“(17) So then faith cometh.—Inference from the prophecy just quoted. Before men can believe, there must be something for them to believe. That something is the word of God, which we preach and they hear. It must be remembered that the word for “report” in Romans 10:16, and for “hearing” in Romans 10:17, is the same, but with a slight difference of meaning. In the first place, both the act of hearer and preacher are involved; in the second place, only the act of the hearer.

By the word of God.—We should read here, without doubt, “by the word of Christ”—i.e., by the gospel first delivered by Christ and propagated by His ministers.” (1)

“For by grace are ye saved through faith; and that not of yourselves: it is the gift of God: Not of works, lest any man should boast.” (Ephesians 2:8)

“Now faith is the substance of things hoped for, the evidence of things not seen. For by it the elders obtained a good report. Through faith we understand that the worlds were framed by the word of God, so that things which are seen were not made of things which do appear.” (Hebrews 11:1-3)

Definition of Faith 11:1–3 from Simon J. Kistemaker’s New Testament Commentary on Hebrews 11:1-3:

“1 Now faith is being sure of what we hope for and certain of what we do not see.

2 This is what the ancients were commended for.

3 By faith we understand that the universe was formed at God’s command, so that what is seen was not made out of what was visible.

The writer delights in recounting the history of the heroes of faith recorded in Scripture. Before he cites examples, however, he composes a brief definition of faith. He does not write a dogmatic exposition. Instead he formulates a few clear, straightforward sentences.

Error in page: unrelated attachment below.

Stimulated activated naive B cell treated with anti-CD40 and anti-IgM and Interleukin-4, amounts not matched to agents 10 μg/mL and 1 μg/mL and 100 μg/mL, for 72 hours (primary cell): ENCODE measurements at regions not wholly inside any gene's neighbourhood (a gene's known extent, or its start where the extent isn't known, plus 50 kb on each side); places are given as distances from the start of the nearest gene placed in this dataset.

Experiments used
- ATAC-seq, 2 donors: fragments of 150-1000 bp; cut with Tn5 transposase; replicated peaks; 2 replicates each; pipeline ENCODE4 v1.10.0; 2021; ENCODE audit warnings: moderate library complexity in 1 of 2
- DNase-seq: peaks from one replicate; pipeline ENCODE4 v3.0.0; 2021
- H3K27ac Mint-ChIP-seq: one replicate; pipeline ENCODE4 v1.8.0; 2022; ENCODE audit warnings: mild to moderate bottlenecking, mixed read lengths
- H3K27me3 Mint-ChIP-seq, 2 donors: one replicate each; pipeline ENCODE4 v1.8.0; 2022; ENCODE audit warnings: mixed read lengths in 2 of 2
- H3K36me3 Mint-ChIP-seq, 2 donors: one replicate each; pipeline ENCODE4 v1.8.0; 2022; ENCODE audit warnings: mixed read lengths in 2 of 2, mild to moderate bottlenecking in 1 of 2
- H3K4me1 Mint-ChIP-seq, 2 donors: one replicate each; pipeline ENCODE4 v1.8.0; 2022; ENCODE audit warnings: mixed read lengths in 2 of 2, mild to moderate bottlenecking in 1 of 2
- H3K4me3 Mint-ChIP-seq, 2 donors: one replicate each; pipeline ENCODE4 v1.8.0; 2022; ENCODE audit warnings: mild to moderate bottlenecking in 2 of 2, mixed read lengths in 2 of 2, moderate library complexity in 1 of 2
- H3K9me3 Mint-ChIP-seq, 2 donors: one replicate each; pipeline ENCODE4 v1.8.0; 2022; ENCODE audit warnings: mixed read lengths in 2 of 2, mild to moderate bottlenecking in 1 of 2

1. Now faith is being sure of what we hope for and certain of what we do not see.

As we study this verse, let us note the following points:

a. Faith

The word faith in the New Testament has many aspects. For example, when the Judean Christians, whom Paul had sought to destroy, spoke of their belief in Christ, they said, “The man who formerly persecuted us is now preaching the faith he once tried to destroy” (Gal. 1:23). Faith, then, is a confession, much the same as we call the Apostles’ Creed the articles of our Christian faith. However, this is not the meaning of faith that the writer of Hebrews conveys.

For the evangelists who wrote the Gospels, Jesus Christ is the object of faith. John summarizes this emphasis when he states the purpose of his Gospel, namely, “that you may believe that Jesus is the Christ, the Son of God, and that by believing you may have life in his name” (John 20:31). Also, the Acts show that in the first century, “a personal faith in Jesus was a hallmark of the early Christians.”

Still another aspect of faith is Paul’s emphasis on appropriating, that is, claiming salvation in Jesus Christ. Paul contends that God puts the sinner right with him through faith: “This righteousness from God comes through faith in Jesus Christ to all who believe” (Rom. 3:22). And Paul explains that faith comes from hearing the Word proclaimed (Rom. 10:17).

The author of Hebrews recognizes these same aspects of faith featured by other writers of the New Testament. However, his use of the concept faith must be understood primarily in the context of the eleventh chapter of his epistle. The heroes of faith have one thing in common: they put their undivided confidence in God. In spite of all their trials and difficult circumstances, they triumphed because of their trust in God. For the author, faith is adhering to the promises of God, depending on the Word of God, and remaining faithful to the Son of God.